Dallas' short "time to crime" suggests there are a lot of illegal weapons sales, said Special Agent Tom Crowley, a spokesman for the ATF Dallas division office.
"It's an indication that these guns were purchased for resale on the street," he said. "For the longest time, law enforcement thought that crime guns were mostly stolen, and they're not."
Under the 1998 version of the Brady law, no federally licensed dealer may sell a firearm to a felon, fugitive, mentally ill person, drug addict or undocumented immigrant. All buyers from licensed dealers must undergo an instant electronic background check by the FBI at the store.
It is not illegal, however, for hobbyists and collectors in many states, including Texas, to buy and sell firearms in unregulated secondary markets such as gun shows and newspaper ads. No background check is required for such sales.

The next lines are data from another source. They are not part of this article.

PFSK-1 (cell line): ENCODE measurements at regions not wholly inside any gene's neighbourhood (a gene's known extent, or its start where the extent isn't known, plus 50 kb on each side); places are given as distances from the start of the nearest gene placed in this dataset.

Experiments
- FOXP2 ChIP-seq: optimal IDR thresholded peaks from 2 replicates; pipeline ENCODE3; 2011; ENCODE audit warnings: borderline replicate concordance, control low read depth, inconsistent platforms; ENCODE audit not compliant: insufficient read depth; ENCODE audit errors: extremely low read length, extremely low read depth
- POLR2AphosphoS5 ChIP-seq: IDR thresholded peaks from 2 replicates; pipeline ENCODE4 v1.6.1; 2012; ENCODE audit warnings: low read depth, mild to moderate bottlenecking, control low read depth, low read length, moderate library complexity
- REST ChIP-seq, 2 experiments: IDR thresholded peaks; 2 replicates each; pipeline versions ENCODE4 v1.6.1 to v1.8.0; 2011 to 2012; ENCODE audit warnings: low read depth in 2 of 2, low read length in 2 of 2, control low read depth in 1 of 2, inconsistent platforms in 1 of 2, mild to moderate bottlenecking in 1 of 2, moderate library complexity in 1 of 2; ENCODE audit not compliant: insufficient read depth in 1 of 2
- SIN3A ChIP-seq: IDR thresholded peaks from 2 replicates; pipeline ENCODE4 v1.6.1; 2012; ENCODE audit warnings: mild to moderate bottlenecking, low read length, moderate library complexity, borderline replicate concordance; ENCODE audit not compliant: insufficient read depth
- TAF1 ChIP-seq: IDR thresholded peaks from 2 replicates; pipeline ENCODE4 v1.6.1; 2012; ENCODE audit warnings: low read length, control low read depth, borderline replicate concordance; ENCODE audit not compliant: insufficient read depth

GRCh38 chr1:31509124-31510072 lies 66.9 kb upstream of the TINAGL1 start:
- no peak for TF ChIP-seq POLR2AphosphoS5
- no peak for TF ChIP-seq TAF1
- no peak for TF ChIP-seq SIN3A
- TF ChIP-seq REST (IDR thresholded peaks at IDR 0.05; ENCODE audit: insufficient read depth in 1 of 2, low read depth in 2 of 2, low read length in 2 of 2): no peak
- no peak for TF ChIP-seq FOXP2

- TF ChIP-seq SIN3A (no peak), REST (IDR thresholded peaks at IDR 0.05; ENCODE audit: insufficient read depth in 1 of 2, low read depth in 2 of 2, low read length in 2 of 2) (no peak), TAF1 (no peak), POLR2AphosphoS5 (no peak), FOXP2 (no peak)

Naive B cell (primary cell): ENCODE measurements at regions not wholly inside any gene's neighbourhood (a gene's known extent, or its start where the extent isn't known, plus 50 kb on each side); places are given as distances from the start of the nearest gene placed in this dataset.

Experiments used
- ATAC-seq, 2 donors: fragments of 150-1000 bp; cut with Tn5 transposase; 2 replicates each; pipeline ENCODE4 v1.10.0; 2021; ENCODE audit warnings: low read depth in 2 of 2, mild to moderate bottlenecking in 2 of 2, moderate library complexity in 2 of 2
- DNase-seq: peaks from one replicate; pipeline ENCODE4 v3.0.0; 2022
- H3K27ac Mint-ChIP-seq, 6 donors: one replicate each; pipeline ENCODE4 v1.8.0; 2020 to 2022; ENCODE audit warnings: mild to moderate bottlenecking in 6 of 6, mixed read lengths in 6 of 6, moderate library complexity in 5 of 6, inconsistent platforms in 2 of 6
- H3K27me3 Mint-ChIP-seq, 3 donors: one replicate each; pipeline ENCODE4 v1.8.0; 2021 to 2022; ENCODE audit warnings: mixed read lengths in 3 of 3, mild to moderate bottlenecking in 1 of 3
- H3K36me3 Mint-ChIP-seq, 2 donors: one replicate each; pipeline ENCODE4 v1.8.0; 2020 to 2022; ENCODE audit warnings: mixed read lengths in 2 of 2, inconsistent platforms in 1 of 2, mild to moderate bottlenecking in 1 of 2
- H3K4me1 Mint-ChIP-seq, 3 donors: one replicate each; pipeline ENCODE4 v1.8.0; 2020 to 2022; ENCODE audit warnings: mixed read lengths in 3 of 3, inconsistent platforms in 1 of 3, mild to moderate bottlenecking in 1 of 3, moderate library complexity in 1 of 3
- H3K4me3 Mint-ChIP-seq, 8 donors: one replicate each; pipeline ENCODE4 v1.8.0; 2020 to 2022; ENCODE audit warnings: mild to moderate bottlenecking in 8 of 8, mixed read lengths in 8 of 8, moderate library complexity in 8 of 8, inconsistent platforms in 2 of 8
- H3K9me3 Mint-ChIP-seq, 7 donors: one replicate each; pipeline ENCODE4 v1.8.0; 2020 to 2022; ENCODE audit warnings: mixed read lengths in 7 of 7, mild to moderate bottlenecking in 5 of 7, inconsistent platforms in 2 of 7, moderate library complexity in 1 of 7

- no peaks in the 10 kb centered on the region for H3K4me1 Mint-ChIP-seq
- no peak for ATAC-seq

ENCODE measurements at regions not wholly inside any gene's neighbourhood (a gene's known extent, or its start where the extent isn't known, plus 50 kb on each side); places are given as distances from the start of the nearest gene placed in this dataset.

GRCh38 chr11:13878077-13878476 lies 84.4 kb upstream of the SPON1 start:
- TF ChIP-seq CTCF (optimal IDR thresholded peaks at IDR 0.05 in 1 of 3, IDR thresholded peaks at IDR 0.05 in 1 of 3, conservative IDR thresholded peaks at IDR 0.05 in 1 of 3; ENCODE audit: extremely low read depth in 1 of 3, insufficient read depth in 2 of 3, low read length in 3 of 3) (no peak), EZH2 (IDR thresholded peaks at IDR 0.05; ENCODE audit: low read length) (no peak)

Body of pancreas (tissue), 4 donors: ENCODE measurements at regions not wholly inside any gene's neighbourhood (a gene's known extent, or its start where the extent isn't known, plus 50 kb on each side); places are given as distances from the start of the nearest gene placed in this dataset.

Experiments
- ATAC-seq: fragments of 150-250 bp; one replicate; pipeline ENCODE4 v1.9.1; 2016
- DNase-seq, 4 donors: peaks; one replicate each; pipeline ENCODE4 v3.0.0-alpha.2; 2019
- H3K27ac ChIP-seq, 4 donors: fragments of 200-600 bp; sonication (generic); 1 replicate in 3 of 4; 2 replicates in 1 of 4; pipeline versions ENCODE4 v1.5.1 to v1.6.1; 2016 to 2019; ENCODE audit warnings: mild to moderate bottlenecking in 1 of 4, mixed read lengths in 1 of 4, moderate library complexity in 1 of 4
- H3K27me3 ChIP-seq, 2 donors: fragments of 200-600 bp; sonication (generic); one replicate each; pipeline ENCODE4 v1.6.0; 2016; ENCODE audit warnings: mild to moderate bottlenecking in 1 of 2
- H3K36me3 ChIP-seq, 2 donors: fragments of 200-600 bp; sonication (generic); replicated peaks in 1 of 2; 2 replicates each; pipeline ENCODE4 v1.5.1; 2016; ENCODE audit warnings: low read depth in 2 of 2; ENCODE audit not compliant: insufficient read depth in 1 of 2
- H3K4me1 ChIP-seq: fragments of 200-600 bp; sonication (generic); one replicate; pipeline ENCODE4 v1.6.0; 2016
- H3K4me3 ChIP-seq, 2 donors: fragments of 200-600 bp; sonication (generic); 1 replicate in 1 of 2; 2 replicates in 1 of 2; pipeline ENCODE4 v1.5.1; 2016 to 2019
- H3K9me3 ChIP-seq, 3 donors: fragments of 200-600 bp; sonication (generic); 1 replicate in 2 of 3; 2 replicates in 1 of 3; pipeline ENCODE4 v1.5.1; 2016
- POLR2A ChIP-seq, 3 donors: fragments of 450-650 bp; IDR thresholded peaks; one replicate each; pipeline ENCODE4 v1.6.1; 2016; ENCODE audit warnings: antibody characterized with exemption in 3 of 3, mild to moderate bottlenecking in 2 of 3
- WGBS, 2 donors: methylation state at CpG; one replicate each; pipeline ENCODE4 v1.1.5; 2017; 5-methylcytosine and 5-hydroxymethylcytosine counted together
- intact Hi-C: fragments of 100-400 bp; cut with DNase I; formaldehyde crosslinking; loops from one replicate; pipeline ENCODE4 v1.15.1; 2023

Flea markets, gun shows
ATF Special Agent Joseph Patterson of the Dallas field office, who specializes in weapons investigations, said Dallas-area traffickers with clean records are buying large numbers of new guns favored by a younger criminal class. They are selling them at flea markets and gun shows to those who know they can't pass the FBI background check which is a crime, he said.
"The majority of people can lawfully buy and sell guns. However, it's when they fall into this aspect of dealing in firearms that they cross the line," Agent Patterson said. "And we are seeing a lot of the weapons that are used in crime are guns that are sold through illegal traffickers."